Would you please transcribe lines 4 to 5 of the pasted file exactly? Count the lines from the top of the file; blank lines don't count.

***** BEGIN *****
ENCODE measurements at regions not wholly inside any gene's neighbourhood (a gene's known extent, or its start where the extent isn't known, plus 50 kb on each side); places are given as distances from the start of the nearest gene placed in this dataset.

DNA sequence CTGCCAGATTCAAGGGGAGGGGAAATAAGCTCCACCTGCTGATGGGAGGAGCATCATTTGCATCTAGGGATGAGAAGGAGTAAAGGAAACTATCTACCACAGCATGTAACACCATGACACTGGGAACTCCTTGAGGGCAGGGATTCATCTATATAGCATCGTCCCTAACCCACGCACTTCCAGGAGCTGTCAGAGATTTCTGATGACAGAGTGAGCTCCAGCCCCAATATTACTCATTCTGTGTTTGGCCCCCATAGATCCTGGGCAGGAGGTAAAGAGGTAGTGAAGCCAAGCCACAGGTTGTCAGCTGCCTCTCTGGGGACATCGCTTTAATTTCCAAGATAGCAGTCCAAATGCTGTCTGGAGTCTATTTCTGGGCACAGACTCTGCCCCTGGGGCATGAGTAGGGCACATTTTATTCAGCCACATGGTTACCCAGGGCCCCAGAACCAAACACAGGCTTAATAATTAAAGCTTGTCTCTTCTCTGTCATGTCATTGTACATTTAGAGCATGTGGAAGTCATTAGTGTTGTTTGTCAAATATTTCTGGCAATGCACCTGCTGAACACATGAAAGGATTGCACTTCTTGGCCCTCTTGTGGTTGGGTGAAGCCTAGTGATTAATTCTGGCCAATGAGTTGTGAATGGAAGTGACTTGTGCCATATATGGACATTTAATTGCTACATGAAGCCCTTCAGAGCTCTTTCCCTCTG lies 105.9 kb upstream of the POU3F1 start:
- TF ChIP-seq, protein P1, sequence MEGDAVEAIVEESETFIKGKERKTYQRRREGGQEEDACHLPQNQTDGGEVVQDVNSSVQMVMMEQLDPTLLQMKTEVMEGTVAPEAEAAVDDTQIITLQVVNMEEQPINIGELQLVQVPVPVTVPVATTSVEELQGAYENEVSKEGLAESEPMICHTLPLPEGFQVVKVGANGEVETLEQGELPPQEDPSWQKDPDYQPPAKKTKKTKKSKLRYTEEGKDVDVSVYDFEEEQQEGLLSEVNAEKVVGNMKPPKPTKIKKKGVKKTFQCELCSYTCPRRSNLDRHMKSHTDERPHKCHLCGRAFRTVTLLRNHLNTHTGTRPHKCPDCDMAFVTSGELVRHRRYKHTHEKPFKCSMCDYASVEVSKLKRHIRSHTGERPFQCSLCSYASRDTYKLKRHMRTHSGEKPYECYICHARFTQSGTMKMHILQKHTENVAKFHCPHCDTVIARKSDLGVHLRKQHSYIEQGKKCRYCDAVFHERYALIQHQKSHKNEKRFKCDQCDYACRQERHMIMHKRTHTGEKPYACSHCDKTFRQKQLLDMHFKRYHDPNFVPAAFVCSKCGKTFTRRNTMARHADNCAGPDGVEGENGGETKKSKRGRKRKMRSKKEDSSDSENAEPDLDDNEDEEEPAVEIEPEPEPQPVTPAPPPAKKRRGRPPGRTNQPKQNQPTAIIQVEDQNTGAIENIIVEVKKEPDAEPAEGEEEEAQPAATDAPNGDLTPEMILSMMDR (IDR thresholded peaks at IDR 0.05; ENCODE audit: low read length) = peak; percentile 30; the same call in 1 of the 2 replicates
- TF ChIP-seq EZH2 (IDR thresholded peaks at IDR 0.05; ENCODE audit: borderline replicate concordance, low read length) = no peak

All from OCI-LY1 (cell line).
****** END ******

- TF ChIP-seq EZH2 (IDR thresholded peaks at IDR 0.05; ENCODE audit: borderline replicate concordance, low read length) = no peak

All from OCI-LY1 (cell line).